Bashing It Home

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 map 26 last leg
Map 26 – Final leg home showing location of storms

 

Bashing It Home

Sat 13/11/04

0415: Raise the anchor and get under way heading west for the top of Valentia Island. The intention is to transit under Croker Island and head up through the Bowen Strait. The tide is expected to turn in an hours time but can’t be sure what it will be at the entrance to the strait 15 miles away. Ideally we want to be able to use as much of the ebb tide as possible to get up through there.

0600: Sun comes up behind in a beautiful red ball over Valentia Island, reflecting prettily on a few isolated separate clouds above it.

0715: Easy run across to Bowen Strait as we approach the entrance. Hot. Sunny. Weather forecast indicates a possible break in the weather for this area from next Monday, although they’ve been predicting isolated storms for this region all the way home from here. Seas flat. Hazy.

0810: It’s straight forward navigation through the narrow channel provided a close eye is kept on position and the depth sounder. Talk to Ken at the Alice Springs base on the HF radio to tell him we’re now inside Bowen Strait and hope to anchor tonight in Port Essington. He offers to phone the news to Delma so I thank him to do that. No doubt Delma will pass the message to Beth. We’re getting 6 kts of tidal push here so the tides are working well for us. There’s an occasional puff of wind from the N and NE which helps slightly too.

1000: Clear of most of the strait near the narrow channel at the northern end. Set a course NNW towards Danger Point then make a turn west towards Port Essington.

1015: Clear of Bowen Strait. During the whole of the transit we only had to take the auto-pilot off twice to hand steer the boat and look for deeper water. It was just a matter of going from one side of the channel to the other and watching the sounder to find out where the deepest water was. It’s getting very hot with almost no breeze. Shake the mainsail out to full though there’s nothing to fill it. The boat remains level and the flag hangs limply in the heat, but we’re making good time.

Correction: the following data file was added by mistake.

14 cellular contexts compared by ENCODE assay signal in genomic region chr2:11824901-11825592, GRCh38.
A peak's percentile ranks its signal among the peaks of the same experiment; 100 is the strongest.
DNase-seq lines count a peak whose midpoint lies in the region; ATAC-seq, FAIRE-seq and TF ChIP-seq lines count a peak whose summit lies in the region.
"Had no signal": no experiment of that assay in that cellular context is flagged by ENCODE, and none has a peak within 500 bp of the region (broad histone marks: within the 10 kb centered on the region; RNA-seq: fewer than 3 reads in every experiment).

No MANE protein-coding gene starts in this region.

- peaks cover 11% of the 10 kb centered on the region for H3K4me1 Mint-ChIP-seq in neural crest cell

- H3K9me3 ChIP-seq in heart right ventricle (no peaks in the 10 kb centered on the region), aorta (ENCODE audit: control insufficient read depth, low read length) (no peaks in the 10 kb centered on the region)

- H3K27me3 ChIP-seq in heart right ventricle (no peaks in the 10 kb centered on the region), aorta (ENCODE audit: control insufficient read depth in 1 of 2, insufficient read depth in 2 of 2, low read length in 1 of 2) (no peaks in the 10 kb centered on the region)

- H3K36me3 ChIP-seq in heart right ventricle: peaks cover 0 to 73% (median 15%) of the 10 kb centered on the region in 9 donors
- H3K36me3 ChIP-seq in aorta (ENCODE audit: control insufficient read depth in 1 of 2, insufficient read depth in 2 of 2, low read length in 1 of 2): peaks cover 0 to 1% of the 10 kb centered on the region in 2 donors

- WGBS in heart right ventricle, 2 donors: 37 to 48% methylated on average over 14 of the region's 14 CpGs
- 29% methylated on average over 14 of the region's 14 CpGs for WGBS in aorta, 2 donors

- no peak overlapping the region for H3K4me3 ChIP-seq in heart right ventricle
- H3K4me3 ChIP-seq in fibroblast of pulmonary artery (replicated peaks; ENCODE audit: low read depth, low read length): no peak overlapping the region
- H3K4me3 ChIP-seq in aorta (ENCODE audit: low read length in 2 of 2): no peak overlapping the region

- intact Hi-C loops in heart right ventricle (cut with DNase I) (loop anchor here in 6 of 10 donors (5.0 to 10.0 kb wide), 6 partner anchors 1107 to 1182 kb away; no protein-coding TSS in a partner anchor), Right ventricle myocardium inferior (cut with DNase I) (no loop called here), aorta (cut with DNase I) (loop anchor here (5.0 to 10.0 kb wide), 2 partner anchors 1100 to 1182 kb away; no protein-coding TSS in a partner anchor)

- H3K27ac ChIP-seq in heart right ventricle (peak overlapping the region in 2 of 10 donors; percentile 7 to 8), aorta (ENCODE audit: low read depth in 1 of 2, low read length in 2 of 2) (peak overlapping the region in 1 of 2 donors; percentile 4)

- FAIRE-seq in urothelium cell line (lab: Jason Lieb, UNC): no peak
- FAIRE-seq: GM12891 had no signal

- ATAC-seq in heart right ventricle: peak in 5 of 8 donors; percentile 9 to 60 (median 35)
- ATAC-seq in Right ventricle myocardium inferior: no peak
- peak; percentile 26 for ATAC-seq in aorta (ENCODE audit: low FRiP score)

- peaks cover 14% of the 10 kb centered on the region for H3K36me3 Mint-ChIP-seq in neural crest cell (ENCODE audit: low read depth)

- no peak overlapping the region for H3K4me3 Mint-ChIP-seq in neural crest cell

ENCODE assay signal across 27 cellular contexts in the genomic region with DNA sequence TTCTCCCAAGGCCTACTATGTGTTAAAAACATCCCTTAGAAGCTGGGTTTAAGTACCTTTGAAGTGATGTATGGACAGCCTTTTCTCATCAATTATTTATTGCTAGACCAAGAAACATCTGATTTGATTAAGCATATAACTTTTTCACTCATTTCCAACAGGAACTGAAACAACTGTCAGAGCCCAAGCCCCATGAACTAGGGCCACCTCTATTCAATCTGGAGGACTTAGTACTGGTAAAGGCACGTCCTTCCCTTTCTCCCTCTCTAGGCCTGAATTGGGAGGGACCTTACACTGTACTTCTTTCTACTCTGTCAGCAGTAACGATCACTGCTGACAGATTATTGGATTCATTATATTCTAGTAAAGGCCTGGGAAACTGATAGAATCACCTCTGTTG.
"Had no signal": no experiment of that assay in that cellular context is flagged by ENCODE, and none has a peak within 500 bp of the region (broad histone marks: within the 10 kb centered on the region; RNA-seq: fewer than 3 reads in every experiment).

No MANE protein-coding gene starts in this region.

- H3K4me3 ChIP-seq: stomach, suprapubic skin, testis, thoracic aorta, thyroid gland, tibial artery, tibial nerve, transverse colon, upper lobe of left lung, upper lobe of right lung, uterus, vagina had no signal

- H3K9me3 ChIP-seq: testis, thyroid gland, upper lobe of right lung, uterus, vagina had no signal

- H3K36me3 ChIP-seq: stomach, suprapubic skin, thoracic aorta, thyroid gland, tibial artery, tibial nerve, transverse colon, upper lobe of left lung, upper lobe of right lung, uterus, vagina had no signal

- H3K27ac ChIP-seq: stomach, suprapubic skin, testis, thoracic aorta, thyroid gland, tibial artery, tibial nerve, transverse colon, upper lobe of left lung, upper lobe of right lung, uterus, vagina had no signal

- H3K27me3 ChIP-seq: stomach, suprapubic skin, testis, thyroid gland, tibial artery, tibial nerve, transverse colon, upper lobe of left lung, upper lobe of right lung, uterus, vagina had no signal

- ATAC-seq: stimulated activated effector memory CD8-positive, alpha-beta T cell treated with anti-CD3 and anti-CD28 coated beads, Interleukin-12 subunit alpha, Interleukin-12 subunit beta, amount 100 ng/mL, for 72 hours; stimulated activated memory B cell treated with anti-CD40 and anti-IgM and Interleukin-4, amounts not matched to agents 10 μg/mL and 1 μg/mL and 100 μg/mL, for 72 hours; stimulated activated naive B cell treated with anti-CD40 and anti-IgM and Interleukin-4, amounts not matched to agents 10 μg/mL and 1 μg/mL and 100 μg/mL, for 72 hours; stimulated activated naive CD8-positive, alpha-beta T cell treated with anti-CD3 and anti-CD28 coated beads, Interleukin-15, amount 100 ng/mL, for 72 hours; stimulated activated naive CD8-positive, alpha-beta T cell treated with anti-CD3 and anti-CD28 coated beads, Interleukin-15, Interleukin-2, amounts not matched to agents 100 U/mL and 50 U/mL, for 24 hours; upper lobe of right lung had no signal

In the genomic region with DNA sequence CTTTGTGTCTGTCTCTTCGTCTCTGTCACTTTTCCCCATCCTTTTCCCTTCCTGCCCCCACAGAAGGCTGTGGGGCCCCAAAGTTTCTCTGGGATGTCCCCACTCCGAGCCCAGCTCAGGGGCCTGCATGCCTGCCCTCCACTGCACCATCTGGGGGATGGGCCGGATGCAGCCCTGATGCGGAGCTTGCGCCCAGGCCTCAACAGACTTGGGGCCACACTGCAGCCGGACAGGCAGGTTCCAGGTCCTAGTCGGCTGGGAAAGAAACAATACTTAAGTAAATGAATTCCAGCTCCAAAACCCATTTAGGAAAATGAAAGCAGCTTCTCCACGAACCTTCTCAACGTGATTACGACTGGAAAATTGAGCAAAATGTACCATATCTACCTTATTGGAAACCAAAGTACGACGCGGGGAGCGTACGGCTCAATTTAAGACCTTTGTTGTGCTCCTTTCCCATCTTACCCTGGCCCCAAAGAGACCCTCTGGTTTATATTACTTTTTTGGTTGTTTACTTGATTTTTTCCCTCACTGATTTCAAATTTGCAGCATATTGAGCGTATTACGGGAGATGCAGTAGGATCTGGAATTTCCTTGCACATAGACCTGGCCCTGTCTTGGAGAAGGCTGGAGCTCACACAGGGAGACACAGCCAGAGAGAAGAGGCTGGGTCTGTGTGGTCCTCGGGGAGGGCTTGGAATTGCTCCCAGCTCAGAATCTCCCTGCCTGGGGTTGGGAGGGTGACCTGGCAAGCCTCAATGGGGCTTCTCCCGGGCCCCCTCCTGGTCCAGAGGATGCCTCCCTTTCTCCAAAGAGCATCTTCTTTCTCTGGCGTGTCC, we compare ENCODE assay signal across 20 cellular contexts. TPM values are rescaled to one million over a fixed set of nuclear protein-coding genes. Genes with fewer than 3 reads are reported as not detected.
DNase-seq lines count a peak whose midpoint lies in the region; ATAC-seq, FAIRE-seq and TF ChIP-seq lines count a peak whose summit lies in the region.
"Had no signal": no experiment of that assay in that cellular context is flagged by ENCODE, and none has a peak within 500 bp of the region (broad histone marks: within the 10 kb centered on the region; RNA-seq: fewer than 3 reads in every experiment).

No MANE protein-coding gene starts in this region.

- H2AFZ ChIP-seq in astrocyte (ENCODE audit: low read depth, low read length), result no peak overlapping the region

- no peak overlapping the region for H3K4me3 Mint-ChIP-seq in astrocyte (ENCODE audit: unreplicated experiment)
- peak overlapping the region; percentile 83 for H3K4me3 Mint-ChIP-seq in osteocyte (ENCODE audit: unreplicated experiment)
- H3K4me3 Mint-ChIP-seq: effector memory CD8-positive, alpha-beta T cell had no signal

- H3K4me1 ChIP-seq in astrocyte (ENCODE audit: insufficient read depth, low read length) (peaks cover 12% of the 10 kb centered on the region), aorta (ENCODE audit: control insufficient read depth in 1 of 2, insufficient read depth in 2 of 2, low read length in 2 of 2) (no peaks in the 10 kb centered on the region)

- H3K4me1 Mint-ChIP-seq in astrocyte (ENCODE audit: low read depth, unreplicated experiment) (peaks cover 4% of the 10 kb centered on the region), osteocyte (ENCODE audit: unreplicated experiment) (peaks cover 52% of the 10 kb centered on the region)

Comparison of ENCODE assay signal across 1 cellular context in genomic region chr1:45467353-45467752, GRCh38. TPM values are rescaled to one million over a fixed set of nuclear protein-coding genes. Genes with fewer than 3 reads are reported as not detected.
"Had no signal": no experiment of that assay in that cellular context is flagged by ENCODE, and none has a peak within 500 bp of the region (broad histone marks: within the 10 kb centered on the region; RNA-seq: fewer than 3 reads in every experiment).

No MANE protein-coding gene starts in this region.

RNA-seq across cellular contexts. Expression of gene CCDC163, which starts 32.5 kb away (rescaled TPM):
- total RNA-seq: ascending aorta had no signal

1415: Excellent run across the top of the Cobourg Peninsula at around 6 kts with the tide behind us all the way. It’s still going strong ebbing westerly as we turn the corner around Smith Point and into Port Essington.

1530: Drop the anchor down and turn the motor off in 4.5 metres depth at Port Essington. Wind is gusting a little bit. Tide tables seem to be wrong. There’s supposed to be a tide variation one hour 46 mins before High Water Darwin. It should in theory be flooding in but looks awfully like the tide is ebbing.

Port Essington: Total log 1676 nm. Log Gove to Port Essington 327 nm.

1600: Work out the tide runs for the next leg. Still not sure if the tide tables are correct but hope they are. If so we should have a full ebb tide leaving Port Essington tomorrow morning. That should put us into Dundas Strait off Cape Don before the northerly sea breezes come in to stand the water up on us. With luck we’ll get to Cobham Bay before dark to anchor up for the night.

Evening: Usual activities. Prepare for tomorrow. Listen to weather forecast still predicting isolated storms but with increased winds up to 50 kts in Darwin Harbour and up to Cape Don tomorrow. Bit scary. Have dinner. Watch a movie. Early to bed.

Sun 14/11/04

0420: Anchor up and away. Fred says he hasn’t seen a single lightning flash to the west during the night. Conditions are calm with a small breeze from NW. The high tide is now ebbing. Good. Start heading northerly to clear Vashon Point before turning west which should take a couple of hours.

0810: Approaching Arraru Point with Trepang Bay behind us. Our next turn will be at Lingi Point visible in the distance ahead. Tide starting to turn but we’re still getting over 4 kts with revs bumped up to 1600 rpm. Full mainsail raised but no wind. A dolphin comes in to visit from the starboard side and swims just in front of the bow for a while, but not long enough for us to fetch a camera. Water is perfectly clear and we can see the animal in fine detail just under the surface. Occasionally it turns to the side to look up and Fred and I. A beautiful moment.